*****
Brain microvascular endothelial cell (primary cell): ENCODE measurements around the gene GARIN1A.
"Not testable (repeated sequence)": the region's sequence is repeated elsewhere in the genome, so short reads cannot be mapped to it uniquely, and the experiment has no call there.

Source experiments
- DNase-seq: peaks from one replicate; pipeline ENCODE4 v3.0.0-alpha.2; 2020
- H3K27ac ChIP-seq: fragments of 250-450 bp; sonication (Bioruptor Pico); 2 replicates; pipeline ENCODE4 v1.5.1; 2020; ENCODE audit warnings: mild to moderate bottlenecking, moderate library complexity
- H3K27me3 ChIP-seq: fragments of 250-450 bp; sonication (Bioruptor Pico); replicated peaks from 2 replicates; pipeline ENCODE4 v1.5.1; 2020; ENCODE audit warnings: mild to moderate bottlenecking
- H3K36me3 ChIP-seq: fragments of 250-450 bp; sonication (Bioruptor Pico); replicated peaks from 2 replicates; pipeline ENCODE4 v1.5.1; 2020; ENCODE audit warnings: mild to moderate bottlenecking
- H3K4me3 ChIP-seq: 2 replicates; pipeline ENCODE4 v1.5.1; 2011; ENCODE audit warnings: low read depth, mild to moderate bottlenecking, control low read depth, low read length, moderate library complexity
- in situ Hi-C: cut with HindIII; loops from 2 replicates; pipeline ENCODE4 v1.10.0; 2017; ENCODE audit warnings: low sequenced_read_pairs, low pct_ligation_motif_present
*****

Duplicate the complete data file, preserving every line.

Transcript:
Brain microvascular endothelial cell (primary cell): ENCODE measurements around the gene GARIN1A.
"Not testable (repeated sequence)": the region's sequence is repeated elsewhere in the genome, so short reads cannot be mapped to it uniquely, and the experiment has no call there.

Source experiments
- DNase-seq: peaks from one replicate; pipeline ENCODE4 v3.0.0-alpha.2; 2020
- H3K27ac ChIP-seq: fragments of 250-450 bp; sonication (Bioruptor Pico); 2 replicates; pipeline ENCODE4 v1.5.1; 2020; ENCODE audit warnings: mild to moderate bottlenecking, moderate library complexity
- H3K27me3 ChIP-seq: fragments of 250-450 bp; sonication (Bioruptor Pico); replicated peaks from 2 replicates; pipeline ENCODE4 v1.5.1; 2020; ENCODE audit warnings: mild to moderate bottlenecking
- H3K36me3 ChIP-seq: fragments of 250-450 bp; sonication (Bioruptor Pico); replicated peaks from 2 replicates; pipeline ENCODE4 v1.5.1; 2020; ENCODE audit warnings: mild to moderate bottlenecking
- H3K4me3 ChIP-seq: 2 replicates; pipeline ENCODE4 v1.5.1; 2011; ENCODE audit warnings: low read depth, mild to moderate bottlenecking, control low read depth, low read length, moderate library complexity
- in situ Hi-C: cut with HindIII; loops from 2 replicates; pipeline ENCODE4 v1.10.0; 2017; ENCODE audit warnings: low sequenced_read_pairs, low pct_ligation_motif_present